Lockheed Martin Congratulates U.S. Air Force on Prestigious GPS Award
CAPE TOWN, South Africa, October 4, 2011 --
Lockheed Martin [NYSE : LMT] today congratulated the U.S Air Force and the Global Positioning System (GPS) community for receiving the International Astronautical Federation's (IAF) 60th Anniversary Award for outstanding achievement in the area of space applications for human benefit.
The prestigious IAF award, presented to the GPS program on October 4 in Cape Town, South Africa, recognizes the program for having the greatest measurable benefit to humanity in the history of space programs. The IAF noted that while there have been numerous scientific and technical achievements spawned from human and robotic spaceflight, satellite communications, weather satellites, remote sensing and more – the GPS program provides the greatest measurable benefits every day to billions of people around the globe.
Like the Internet, GPS is an essential element of the global information infrastructure. GPS technology is found in everything from cell phones and wristwatches to shipping containers, and ATM's. The system boosts productivity across a wide swath of the economy, to include farming, construction, mining, surveying, supply chain management and more. Major communications networks, banking systems, financial markets, and power grids depend on GPS and the technology is embedded in virtually every U.S. military asset making armed forces safer and more effective.
"The far-reaching applications of GPS today extend beyond anyone's imagination when the program was conceived almost 40 years ago. We congratulate the U.S. Air Force and the entire GPS community for their remarkable vision and unrelenting diligence in building and operating a true global utility that improves the welfare of billions around the world every day," said Joe Trench, vice president of Navigation Systems for Lockheed Martin Space Systems Company. "We take great pride in our partnership with the Air Force on its GPS program and we are steadfastly committed to providing even better GPS capabilities in the future."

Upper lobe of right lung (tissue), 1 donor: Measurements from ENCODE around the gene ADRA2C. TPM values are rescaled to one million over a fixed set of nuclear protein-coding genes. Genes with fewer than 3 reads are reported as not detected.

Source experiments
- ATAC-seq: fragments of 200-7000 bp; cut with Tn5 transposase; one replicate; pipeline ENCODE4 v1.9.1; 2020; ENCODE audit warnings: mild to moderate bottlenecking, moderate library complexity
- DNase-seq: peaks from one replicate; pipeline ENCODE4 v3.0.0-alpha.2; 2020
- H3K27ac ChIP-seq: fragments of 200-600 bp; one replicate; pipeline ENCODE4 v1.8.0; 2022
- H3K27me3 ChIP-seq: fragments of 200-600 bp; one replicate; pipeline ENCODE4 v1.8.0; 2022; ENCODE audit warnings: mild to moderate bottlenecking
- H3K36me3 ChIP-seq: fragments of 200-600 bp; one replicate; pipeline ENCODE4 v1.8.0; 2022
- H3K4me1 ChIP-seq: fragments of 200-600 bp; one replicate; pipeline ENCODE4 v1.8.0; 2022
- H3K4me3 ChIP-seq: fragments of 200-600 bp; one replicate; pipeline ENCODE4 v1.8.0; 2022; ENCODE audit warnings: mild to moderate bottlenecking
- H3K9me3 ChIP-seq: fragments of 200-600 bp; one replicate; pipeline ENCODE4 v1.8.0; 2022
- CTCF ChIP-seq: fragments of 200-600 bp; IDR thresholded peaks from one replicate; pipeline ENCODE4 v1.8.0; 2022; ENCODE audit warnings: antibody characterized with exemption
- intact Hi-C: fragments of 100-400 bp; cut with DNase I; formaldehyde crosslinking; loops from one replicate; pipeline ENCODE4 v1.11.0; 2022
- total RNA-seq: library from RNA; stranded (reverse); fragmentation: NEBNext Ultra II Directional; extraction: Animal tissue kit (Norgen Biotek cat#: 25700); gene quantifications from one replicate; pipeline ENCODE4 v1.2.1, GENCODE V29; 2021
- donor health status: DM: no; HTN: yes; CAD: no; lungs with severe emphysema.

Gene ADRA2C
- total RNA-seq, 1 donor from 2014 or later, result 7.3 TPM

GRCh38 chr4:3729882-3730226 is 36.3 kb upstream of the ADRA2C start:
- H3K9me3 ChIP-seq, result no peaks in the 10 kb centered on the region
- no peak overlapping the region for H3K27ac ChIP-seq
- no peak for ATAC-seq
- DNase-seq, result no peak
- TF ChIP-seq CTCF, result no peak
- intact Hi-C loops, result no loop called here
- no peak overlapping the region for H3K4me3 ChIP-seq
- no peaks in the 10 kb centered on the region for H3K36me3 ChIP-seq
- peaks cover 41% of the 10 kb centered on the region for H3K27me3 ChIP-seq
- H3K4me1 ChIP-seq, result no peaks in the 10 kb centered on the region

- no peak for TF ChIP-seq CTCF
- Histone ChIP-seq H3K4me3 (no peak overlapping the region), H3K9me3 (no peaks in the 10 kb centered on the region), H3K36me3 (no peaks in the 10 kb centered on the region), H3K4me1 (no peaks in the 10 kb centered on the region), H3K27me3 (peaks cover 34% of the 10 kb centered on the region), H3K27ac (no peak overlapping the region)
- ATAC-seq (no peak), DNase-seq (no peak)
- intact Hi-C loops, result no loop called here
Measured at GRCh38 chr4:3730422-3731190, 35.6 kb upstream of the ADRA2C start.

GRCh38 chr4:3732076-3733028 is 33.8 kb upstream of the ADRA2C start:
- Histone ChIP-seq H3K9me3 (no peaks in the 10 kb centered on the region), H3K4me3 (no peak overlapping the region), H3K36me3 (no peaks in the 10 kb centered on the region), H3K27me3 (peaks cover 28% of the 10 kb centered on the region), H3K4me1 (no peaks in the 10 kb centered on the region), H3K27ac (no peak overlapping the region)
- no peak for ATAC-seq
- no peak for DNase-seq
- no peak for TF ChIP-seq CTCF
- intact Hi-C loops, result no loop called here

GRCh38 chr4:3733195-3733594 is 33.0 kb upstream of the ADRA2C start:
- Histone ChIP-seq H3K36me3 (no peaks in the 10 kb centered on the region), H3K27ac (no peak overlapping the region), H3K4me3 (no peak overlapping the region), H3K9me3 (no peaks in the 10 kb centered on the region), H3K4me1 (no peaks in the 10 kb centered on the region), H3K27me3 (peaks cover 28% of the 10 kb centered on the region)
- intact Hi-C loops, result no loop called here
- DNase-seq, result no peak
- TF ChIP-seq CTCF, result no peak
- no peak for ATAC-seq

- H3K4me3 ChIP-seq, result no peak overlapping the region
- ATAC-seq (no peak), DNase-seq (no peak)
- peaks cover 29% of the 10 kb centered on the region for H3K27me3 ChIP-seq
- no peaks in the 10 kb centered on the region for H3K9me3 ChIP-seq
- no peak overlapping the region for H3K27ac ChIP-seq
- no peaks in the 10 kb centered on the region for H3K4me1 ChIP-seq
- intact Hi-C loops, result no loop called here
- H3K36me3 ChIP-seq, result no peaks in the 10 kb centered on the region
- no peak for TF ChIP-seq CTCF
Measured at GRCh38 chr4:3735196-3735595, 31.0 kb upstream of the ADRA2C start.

Lockheed Martin designed and built 21 GPS IIR satellites for the Air Force and subsequently modernized eight of those spacecraft, designated GPS IIR-M, to enhance operations and navigation signal performance. The fleet of Lockheed Martin-built GPS IIR and IIR-M satellites makes up the majority of the operational GPS constellation. The satellites have exceeded 140 cumulative operational years on-orbit with a reliability record of better than 99.9 percent, an unmatched record of exceptional performance and reliability for GPS users around the globe. Lockheed Martin heritage also dates back to the production of the Oscar and Nova satellites, the original navigation programs that paved the way to the current GPS system.
As GPS becomes increasingly vital to modern civilization, the Air Force and Lockheed Martin are developing the next generation system, known as GPS III. GPS III will be a catalyst for profound new applications as it brings on significant capabilities including increased accuracy, availability, anti-jam power, integrity and reliability. The satellites will also add a fourth civil signal that will be interoperable with International Global Navigation Satellite Systems, providing even better precision and increased earth coverage. With first launch in 2014, GPS III is the lowest risk solution to constellation sustainment and the most affordable path to meet the needs of military, commercial and civilian users worldwide.
Learn more about the history and future of GPS at www.lockheedmartin.com/gps
Headquartered in Bethesda, Md., Lockheed Martin is a global security company that employs about 126,000 people worldwide and is principally engaged in the research, design, development, manufacture, integration and sustainment of advanced technology systems, products and services. The Corporation's 2010 sales from continuing operations were $45.8 billion.